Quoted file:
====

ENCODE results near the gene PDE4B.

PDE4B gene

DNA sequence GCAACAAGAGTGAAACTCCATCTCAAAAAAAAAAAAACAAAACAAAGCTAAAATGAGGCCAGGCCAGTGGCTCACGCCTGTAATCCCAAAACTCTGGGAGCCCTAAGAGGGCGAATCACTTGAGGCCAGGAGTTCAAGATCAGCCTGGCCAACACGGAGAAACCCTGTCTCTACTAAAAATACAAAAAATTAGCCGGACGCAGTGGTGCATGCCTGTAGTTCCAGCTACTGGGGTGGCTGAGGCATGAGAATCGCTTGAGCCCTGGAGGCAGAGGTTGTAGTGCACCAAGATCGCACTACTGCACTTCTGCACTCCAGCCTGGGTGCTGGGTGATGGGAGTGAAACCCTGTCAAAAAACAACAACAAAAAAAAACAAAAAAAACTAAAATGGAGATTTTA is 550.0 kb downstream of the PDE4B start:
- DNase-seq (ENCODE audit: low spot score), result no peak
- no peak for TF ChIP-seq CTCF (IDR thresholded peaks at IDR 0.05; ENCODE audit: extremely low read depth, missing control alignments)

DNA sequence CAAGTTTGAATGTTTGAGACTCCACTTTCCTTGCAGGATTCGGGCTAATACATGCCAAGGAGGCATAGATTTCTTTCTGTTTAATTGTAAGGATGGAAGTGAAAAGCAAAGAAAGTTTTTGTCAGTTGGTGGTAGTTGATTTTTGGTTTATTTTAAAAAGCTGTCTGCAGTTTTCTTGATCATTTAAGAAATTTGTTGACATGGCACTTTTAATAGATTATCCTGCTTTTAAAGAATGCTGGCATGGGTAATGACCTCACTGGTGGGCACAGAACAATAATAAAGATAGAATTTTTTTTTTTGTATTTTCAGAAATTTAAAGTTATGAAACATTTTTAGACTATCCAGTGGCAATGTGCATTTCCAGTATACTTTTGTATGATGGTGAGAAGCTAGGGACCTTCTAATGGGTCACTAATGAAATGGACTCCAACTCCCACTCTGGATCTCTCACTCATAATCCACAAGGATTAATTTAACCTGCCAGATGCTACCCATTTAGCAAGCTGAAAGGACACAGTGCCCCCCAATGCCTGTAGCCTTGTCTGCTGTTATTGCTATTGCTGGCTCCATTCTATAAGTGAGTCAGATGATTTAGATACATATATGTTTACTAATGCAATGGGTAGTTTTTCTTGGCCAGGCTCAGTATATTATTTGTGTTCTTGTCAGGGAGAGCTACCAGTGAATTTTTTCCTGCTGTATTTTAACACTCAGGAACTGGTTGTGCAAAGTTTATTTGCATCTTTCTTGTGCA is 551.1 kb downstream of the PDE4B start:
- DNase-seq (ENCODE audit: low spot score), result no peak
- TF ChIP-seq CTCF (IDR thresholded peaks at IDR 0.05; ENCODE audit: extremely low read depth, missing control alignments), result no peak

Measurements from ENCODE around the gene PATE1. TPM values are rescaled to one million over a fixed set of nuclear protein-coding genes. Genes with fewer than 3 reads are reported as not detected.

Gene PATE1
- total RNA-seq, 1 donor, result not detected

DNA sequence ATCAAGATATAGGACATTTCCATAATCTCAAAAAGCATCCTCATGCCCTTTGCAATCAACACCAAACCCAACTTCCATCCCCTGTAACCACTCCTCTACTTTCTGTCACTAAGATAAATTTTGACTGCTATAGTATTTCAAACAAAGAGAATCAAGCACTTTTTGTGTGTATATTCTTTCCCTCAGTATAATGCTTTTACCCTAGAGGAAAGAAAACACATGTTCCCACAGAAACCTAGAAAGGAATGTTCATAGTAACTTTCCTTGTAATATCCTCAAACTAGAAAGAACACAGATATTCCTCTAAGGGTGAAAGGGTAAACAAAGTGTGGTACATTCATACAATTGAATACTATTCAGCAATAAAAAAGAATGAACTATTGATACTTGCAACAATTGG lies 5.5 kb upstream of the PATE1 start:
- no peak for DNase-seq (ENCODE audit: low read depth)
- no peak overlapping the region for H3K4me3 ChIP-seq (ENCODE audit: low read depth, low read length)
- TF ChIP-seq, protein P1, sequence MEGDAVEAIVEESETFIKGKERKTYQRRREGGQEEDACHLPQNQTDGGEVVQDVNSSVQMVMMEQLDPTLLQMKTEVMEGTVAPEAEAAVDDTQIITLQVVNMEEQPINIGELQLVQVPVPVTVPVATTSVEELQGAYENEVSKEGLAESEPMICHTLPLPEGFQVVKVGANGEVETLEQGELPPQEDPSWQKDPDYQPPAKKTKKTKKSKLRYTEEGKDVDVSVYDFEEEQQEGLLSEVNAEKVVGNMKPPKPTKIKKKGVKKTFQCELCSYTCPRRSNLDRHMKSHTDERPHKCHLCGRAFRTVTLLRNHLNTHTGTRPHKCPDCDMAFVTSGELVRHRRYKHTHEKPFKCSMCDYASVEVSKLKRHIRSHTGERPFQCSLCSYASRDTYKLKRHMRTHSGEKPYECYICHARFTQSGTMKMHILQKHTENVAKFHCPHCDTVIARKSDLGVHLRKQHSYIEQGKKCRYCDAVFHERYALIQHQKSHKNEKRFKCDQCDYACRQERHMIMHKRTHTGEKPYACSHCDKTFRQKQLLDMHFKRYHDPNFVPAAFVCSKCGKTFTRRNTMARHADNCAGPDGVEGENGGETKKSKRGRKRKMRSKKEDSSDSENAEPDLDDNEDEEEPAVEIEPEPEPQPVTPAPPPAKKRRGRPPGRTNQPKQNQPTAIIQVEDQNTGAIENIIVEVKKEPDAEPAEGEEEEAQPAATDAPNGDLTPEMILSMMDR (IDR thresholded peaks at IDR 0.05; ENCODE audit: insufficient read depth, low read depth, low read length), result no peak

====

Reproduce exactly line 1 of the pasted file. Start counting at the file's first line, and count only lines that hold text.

ENCODE results near the gene PDE4B.